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But there is also an upside: a weak dollar could prove beneficial to the American economy by aiding long-suffering manufacturers, rebuilding a stronger industrial base and lifting exports even if it makes life harder for trading partners around the world, especially in Europe.
“As long as it doesn’t crash, a gradual, orderly decline is healthy,” said C. Fred Bergsten, director of the Peterson Institute for International Economics. “The dollar went up 40 percent between 1995 and 2002, so this is a necessary rebalancing.”
NEW YORK - The US trade deficit unexpectedly narrowed in August as exports climbed to the highest level of the year and oil imports plunged.
The gap fell 3.6 percent to $30.7 billion from a revised $31.9 billion in July, the Commerce Department said yesterday in Washington. The 0.2 percent increase in demand for American-made goods abroad would have been larger excluding a drop in aircraft shipments, which tend to be volatile.
More than $2 trillion in government stimulus programs are reviving demand from Asia to Europe, ensuring that US factories benefit from growing sales overseas as the dollar weakens. Production gains and the need to replenish depleted inventories mean imports will probably also grow, preventing the deficit from narrowing further.
The dollar has been declining relative to other major currencies for months, and this week there has been a wave of worry that foreign investors might curtail their investments in dollar assets. But so long as the slide remains gradual and orderly, as it has so far, economists generally view it as a plus for the U.S. economy. While it makes imported goods such as oil more expensive, it makes U.S. exporters more competitive, helping rebalance an economy that has been skewed away from exports for years.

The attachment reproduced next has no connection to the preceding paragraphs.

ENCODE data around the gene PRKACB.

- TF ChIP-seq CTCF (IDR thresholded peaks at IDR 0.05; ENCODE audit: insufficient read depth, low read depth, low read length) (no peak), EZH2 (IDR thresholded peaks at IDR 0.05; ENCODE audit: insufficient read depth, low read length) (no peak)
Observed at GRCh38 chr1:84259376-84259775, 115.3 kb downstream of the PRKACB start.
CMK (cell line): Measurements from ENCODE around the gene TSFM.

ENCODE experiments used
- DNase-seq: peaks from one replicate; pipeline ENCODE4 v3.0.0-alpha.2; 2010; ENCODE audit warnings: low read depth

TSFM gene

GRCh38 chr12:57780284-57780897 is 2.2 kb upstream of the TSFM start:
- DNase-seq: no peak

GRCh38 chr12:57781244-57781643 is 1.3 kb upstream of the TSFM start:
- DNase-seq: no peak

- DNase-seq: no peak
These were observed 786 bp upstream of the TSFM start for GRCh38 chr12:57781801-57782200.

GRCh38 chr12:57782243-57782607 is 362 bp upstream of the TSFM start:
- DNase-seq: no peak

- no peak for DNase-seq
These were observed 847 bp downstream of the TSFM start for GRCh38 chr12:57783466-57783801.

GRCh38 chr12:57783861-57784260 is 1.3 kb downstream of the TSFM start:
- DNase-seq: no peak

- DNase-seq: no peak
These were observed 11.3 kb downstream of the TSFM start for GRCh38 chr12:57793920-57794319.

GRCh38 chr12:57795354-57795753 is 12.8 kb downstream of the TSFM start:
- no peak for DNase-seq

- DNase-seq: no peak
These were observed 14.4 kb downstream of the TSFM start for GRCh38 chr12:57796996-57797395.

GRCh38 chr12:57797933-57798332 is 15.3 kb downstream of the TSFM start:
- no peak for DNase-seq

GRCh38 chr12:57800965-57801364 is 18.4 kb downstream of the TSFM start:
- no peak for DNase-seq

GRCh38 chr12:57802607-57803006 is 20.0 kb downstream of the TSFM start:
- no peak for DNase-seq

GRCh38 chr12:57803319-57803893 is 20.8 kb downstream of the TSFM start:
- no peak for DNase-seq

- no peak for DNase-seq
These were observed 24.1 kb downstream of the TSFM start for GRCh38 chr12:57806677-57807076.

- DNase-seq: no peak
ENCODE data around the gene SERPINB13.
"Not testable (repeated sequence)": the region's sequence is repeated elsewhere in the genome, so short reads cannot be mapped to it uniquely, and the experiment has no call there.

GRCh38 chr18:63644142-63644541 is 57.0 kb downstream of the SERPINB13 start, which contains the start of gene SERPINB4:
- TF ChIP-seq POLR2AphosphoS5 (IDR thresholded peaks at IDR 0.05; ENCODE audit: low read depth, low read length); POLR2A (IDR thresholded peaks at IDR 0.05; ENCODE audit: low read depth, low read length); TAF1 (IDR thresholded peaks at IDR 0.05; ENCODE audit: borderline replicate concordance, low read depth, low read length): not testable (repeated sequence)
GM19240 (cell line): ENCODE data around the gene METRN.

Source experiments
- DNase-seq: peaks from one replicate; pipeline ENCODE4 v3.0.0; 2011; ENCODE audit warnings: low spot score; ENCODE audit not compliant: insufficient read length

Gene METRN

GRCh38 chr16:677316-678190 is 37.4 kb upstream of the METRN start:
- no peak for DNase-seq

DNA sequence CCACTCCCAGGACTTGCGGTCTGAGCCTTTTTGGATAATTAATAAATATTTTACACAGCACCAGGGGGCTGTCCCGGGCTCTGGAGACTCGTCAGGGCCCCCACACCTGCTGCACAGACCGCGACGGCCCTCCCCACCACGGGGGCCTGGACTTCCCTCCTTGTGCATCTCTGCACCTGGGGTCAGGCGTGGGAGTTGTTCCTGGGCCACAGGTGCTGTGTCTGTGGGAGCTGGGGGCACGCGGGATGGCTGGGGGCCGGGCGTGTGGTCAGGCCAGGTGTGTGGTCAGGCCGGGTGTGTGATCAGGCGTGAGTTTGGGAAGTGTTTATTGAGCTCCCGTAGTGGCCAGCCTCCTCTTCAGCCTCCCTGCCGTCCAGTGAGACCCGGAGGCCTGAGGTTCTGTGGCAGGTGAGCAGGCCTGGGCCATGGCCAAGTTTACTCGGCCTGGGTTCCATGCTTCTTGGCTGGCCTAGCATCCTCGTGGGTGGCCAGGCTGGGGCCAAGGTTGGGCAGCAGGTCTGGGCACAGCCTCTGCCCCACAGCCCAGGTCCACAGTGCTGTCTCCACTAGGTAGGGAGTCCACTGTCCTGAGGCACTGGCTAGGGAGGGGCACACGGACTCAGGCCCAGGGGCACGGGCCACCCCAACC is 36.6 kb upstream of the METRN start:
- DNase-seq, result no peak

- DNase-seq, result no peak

In August, the gap between what the United States exports versus its imports narrowed to $30.7 billion, from $31.9 billion, as exports rose and imports fell, the Commerce Department said Friday. The dollar rose 0.5 percent versus other major currencies Friday, as investors interpreted a Thursday night speech by Federal Reserve Chairman Ben Bernanke to suggest that the central bank could raise interest rates in the not-too-distant future.
20.10.2009 kl 05:34 | IDG News Service
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Well it might not be time to break out the bubbly just yet but US high-tech exports totaled $223 billion in 2008, up one percent from $220 billion in 2007 continuing a trend that has seen tech exports rise 38% since 2002. The number represents the single largest export sector in the country, accounting for 17% of the total US exports.
Oct. 22 (Bloomberg) -- Ford Motor Co. is moving production of a small sport-utility vehicle from Europe to the U.S. to take advantage of lower labor costs and the weaker dollar, according to three people familiar with the plan.
Ford in October 2011 will shift the Kuga model to Louisville, Kentucky, from a factory in Saarlouis, Germany, said the people, who asked not to be identified because the plan is private. As many as 80,000 a year will be exported to Europe, one of the people said. The dollar has fallen 18 percent against the euro this year, lowering the cost of U.S.-made goods.